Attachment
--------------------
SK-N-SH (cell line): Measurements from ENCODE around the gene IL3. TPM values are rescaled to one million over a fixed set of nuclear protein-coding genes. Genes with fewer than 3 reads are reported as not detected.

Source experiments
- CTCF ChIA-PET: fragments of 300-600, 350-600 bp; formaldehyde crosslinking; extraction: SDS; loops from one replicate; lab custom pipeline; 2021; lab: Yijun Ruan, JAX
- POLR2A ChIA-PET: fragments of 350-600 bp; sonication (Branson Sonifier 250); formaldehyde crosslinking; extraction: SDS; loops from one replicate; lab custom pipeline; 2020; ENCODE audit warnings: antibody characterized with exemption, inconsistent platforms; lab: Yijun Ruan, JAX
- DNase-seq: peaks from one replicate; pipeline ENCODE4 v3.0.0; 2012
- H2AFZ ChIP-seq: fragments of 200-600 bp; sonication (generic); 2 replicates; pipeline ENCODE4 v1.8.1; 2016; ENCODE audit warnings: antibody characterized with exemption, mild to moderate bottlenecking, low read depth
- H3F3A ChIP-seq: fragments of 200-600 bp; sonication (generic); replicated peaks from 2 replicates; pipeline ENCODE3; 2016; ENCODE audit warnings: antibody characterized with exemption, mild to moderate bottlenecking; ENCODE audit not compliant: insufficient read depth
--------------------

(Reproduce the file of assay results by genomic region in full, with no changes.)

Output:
SK-N-SH (cell line): Measurements from ENCODE around the gene IL3. TPM values are rescaled to one million over a fixed set of nuclear protein-coding genes. Genes with fewer than 3 reads are reported as not detected.

Source experiments
- CTCF ChIA-PET: fragments of 300-600, 350-600 bp; formaldehyde crosslinking; extraction: SDS; loops from one replicate; lab custom pipeline; 2021; lab: Yijun Ruan, JAX
- POLR2A ChIA-PET: fragments of 350-600 bp; sonication (Branson Sonifier 250); formaldehyde crosslinking; extraction: SDS; loops from one replicate; lab custom pipeline; 2020; ENCODE audit warnings: antibody characterized with exemption, inconsistent platforms; lab: Yijun Ruan, JAX
- DNase-seq: peaks from one replicate; pipeline ENCODE4 v3.0.0; 2012
- H2AFZ ChIP-seq: fragments of 200-600 bp; sonication (generic); 2 replicates; pipeline ENCODE4 v1.8.1; 2016; ENCODE audit warnings: antibody characterized with exemption, mild to moderate bottlenecking, low read depth
- H3F3A ChIP-seq: fragments of 200-600 bp; sonication (generic); replicated peaks from 2 replicates; pipeline ENCODE3; 2016; ENCODE audit warnings: antibody characterized with exemption, mild to moderate bottlenecking; ENCODE audit not compliant: insufficient read depth